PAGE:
3 & 4) In 1989 I got my very own horse. Total Reflection, or TR as we called him, was truly my heart horse. I grew up with him and he taught me so much more than any instructor ever could. He taught me patience, kindness, the value of hard work, and that if you stick to it all dreams are possible. He packed me around on trails, over fences, western, bareback, and sidesaddle. He was 16 back in 1989 and when he was 22 he took me to our first “big overnight show” and performed like a champion. What I wouldn’t give to have just one more day with him.
This was TR and I schooling back in the day of IOU sweatshirts, Miller’s Heels Down Riding Shoes, and neon colored nylon schooling tack. Those are the original SMB boots on his front legs too! Probably circa 1993 or 1994!
Our first away show in 1995. I was 15, he was 22.
5) The November after I said goodbye to my TR, this big red OTTB came into my life. We’ve had a tumultous relationship, but he is my rock right now. He has really blossomed in the past few years and found his own groove. There’s lots to our story, but this is one of my favorite pics.
I think you can see our bond here. Festin and I last summer at our first away from home show.
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What is it they say? The best laid plans of mice and men… Yep, that’s it. Back in April I started planning my horse show schedule. We’re still working our way up the training pyramid and I was hoping to keep this a pretty easy, inexpensive, and successful year. Looking at the local schooling show schedule, I was so excited to see that the equestrian center we had our first “away from home” show at last year is hosting a series of three this year. Just like that, plans were made and Facebook statuses were updated. I immediately decided that we would attend all 3 shows and laid out the goals for each of them.
First show: go, keep focused, and improve upon last year’s score. Second show: improve on last show, add in training level tests. Third show: improve on all tests and add in one test sidesaddle. Since they are doing a series, there is also a cumulative award for best average score at any level. May as well shoot for that one too!
The spoils from our last show. Hoping for a repeat performance!
Unfortunately, my time management skills have, well shall we say, sucked recently. The list of things to do before our show is lengthy and time is fleeting. I have waffled back and forth with my decision and decided to skip the July show and work steadily towards the next two.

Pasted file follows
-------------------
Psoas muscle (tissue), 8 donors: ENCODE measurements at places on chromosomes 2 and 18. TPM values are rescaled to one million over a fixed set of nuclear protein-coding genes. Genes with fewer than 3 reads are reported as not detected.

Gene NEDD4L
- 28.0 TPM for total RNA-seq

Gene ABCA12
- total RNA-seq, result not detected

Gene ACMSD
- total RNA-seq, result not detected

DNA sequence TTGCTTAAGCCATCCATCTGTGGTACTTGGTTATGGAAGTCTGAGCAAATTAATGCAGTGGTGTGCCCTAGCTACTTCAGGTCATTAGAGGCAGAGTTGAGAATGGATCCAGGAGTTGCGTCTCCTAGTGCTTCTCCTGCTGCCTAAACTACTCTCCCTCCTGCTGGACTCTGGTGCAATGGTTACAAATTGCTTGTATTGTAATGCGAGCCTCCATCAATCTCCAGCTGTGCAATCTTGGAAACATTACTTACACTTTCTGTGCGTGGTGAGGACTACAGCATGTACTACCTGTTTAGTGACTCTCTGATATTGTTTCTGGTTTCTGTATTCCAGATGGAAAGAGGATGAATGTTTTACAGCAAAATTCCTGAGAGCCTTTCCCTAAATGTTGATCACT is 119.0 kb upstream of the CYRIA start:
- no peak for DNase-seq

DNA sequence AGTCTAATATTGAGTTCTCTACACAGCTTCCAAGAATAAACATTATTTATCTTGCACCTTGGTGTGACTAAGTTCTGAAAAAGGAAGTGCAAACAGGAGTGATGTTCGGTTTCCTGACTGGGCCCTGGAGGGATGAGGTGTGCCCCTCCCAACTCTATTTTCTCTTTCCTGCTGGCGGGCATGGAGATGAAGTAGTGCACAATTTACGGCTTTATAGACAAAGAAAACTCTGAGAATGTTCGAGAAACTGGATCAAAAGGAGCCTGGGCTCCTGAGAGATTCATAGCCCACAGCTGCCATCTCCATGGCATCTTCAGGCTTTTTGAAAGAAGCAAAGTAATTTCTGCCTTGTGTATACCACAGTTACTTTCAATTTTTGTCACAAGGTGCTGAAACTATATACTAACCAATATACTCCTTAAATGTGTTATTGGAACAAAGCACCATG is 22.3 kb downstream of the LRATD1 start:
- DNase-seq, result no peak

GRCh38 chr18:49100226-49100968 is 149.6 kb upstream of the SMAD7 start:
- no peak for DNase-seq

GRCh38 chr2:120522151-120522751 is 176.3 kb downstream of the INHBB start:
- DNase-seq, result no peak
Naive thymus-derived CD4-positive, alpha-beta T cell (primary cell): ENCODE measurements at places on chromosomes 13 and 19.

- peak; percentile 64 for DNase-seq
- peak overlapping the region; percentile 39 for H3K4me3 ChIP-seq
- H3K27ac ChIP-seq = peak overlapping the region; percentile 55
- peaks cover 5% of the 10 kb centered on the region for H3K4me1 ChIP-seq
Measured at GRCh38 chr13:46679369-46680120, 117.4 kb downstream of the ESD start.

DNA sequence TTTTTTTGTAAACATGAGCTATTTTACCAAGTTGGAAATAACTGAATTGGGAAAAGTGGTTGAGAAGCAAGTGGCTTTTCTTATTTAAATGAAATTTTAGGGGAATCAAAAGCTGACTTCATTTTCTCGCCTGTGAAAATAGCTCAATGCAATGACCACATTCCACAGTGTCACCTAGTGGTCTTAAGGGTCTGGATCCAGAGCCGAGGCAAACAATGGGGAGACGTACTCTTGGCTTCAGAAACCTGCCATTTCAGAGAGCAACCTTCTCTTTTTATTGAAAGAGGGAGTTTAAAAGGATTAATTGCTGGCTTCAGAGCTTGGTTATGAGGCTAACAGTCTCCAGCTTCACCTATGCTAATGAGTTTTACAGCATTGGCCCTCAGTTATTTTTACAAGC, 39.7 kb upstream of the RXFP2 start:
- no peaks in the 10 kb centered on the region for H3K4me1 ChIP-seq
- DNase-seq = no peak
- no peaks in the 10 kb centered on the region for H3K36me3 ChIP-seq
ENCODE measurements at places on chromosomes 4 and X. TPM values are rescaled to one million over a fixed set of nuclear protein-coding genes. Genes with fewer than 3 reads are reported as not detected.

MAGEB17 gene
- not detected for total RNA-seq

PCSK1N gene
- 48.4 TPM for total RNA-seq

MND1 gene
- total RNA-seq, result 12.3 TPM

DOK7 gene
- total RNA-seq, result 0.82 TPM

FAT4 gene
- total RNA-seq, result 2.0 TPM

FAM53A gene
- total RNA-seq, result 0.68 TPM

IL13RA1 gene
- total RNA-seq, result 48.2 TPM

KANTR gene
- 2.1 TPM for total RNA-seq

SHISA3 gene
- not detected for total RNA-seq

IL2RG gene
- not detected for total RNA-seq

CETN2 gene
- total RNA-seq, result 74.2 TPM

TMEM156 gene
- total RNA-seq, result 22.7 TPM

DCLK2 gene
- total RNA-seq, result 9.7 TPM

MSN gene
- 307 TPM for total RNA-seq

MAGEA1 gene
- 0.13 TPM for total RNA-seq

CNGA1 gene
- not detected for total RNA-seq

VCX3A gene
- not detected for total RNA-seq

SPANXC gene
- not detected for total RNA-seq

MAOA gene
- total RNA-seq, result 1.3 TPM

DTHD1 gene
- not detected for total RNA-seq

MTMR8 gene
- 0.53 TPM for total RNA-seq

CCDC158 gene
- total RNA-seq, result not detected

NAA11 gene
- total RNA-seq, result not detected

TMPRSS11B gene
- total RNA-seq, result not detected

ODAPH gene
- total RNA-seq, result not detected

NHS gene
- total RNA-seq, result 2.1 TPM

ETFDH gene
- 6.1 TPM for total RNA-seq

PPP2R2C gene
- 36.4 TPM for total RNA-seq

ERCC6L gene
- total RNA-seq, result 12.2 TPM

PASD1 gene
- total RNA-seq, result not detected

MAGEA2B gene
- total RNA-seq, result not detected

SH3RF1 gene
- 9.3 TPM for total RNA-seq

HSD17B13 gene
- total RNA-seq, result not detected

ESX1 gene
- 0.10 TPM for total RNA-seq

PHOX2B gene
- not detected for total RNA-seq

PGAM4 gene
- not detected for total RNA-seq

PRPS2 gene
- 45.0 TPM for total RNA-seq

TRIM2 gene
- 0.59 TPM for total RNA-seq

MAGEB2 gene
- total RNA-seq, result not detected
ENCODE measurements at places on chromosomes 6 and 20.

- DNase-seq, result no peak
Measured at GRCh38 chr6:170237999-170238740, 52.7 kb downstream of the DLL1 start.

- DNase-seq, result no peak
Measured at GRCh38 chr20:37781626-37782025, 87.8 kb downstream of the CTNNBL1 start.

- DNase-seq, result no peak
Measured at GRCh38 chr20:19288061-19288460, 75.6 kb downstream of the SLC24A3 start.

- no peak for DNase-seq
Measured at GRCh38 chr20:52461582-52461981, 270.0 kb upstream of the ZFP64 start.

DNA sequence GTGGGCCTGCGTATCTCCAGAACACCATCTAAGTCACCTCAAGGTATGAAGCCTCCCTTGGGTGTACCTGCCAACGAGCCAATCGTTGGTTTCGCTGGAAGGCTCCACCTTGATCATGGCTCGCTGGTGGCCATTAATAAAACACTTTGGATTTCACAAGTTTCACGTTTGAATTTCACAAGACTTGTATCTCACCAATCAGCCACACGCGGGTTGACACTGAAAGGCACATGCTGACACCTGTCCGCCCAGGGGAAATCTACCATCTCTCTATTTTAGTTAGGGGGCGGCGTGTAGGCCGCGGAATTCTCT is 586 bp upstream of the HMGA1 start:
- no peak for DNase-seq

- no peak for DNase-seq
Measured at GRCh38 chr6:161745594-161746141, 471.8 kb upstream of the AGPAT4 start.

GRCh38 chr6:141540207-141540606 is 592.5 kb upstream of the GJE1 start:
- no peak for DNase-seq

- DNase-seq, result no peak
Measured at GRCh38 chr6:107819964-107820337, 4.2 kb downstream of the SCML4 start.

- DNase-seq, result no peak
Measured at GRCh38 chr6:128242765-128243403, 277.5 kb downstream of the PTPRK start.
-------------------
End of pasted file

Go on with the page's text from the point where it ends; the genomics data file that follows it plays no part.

Since skipping the July show, I have further revised my plans and spent time working on the things that held us back; namely, loading in the trailer in under an hour with no one getting assaulted by my horse. We are now shooting for a mini event that is also offering combined training and dressage in August, the third show in the series we had hoped to compete in, our barn show in October, and a Will Faudree clinic our barn is hosting in November. If Festin manages to stay level-headed, we may head back to the mini event in October and try our hand at the combined training too. I am hoping to have my new Southern Stars dressage saddle by the September show, until then I will be riding dressage in my jumping saddle and a navy blue Ecogold WitherCare all purpose pad. Good thing they are schooling shows!
The look we will be rocking at our next dressage show…can’t wait for the new saddle to get here!
Ok, so there it is written on the internet…You can’t say things on the internet that aren’t true, right?? Guess it is time to get my butt in gear and be ready for our show season debut on August 25th! On the plus side, my horse now walks on the trailer like it is his one and only job, so there is one less hurdle to overcome!
Comfy working sidesaddle at home…maybe we can do one test this year!
Here’s hoping that my next show post is one talking about new goals because our previous ones have been met!
Read all of my blog posts here.
Well, it has been two months since the Rolex Kentucky Three Day Event drew to a close and between being busy, sick, and unmotivated, I have only just this last week found the time to go through my photos and think about a blog. You would think after two months have passed, some of the memories would be less than fresh in my mind but simply looking at a photo can bring back all of the excitement, passion, adrenaline, and harmony of that moment. While I may not be able to tell you exact scores or rankings without looking back in my notes or doing a google search, there are certainly a number of things I can give you a minute by minute play by play on.
Here’s what made Rolex 2013 a memorable one for me (I hope you don’t mind if I let the pictures do most of the talking):
It doesn’t matter where they were or what they were doing, you could tell Meghan O’Donoghue and Buck Davidson were having a great time just by looking at them. Both riders had genuine smiles that you couldn’t help but mirror back at them.